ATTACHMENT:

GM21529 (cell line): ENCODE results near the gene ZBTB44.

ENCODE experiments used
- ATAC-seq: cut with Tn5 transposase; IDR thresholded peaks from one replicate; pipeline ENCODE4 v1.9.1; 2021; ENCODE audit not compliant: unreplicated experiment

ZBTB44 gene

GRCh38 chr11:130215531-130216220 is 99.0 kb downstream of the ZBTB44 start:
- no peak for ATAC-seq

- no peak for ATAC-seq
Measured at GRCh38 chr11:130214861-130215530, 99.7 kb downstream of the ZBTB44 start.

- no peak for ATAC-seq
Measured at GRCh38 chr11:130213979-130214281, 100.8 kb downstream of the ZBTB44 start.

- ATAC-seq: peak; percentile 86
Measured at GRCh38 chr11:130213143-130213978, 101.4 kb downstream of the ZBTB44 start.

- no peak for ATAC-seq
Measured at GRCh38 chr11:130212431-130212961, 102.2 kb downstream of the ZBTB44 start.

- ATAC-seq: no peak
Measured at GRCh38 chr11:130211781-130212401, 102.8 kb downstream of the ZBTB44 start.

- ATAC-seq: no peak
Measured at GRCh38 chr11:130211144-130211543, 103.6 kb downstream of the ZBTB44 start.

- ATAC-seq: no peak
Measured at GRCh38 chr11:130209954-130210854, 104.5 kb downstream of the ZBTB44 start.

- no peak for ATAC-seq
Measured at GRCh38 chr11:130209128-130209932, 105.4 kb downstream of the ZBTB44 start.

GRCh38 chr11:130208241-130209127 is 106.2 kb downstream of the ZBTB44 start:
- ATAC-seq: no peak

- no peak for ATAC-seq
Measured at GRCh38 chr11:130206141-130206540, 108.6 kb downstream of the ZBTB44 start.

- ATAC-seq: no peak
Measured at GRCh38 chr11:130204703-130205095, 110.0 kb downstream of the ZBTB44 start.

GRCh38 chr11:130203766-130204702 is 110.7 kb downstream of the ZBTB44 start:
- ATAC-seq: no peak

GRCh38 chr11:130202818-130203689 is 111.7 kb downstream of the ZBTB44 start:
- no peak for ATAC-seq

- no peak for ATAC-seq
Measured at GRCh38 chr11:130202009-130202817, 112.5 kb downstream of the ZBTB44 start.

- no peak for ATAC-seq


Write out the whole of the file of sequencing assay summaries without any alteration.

GM21529 (cell line): ENCODE results near the gene ZBTB44.

ENCODE experiments used
- ATAC-seq: cut with Tn5 transposase; IDR thresholded peaks from one replicate; pipeline ENCODE4 v1.9.1; 2021; ENCODE audit not compliant: unreplicated experiment

ZBTB44 gene

GRCh38 chr11:130215531-130216220 is 99.0 kb downstream of the ZBTB44 start:
- no peak for ATAC-seq

- no peak for ATAC-seq
Measured at GRCh38 chr11:130214861-130215530, 99.7 kb downstream of the ZBTB44 start.

- no peak for ATAC-seq
Measured at GRCh38 chr11:130213979-130214281, 100.8 kb downstream of the ZBTB44 start.

- ATAC-seq: peak; percentile 86
Measured at GRCh38 chr11:130213143-130213978, 101.4 kb downstream of the ZBTB44 start.

- no peak for ATAC-seq
Measured at GRCh38 chr11:130212431-130212961, 102.2 kb downstream of the ZBTB44 start.

- ATAC-seq: no peak
Measured at GRCh38 chr11:130211781-130212401, 102.8 kb downstream of the ZBTB44 start.

- ATAC-seq: no peak
Measured at GRCh38 chr11:130211144-130211543, 103.6 kb downstream of the ZBTB44 start.

- ATAC-seq: no peak
Measured at GRCh38 chr11:130209954-130210854, 104.5 kb downstream of the ZBTB44 start.

- no peak for ATAC-seq
Measured at GRCh38 chr11:130209128-130209932, 105.4 kb downstream of the ZBTB44 start.

GRCh38 chr11:130208241-130209127 is 106.2 kb downstream of the ZBTB44 start:
- ATAC-seq: no peak

- no peak for ATAC-seq
Measured at GRCh38 chr11:130206141-130206540, 108.6 kb downstream of the ZBTB44 start.

- ATAC-seq: no peak
Measured at GRCh38 chr11:130204703-130205095, 110.0 kb downstream of the ZBTB44 start.

GRCh38 chr11:130203766-130204702 is 110.7 kb downstream of the ZBTB44 start:
- ATAC-seq: no peak

GRCh38 chr11:130202818-130203689 is 111.7 kb downstream of the ZBTB44 start:
- no peak for ATAC-seq

- no peak for ATAC-seq
Measured at GRCh38 chr11:130202009-130202817, 112.5 kb downstream of the ZBTB44 start.

- no peak for ATAC-seq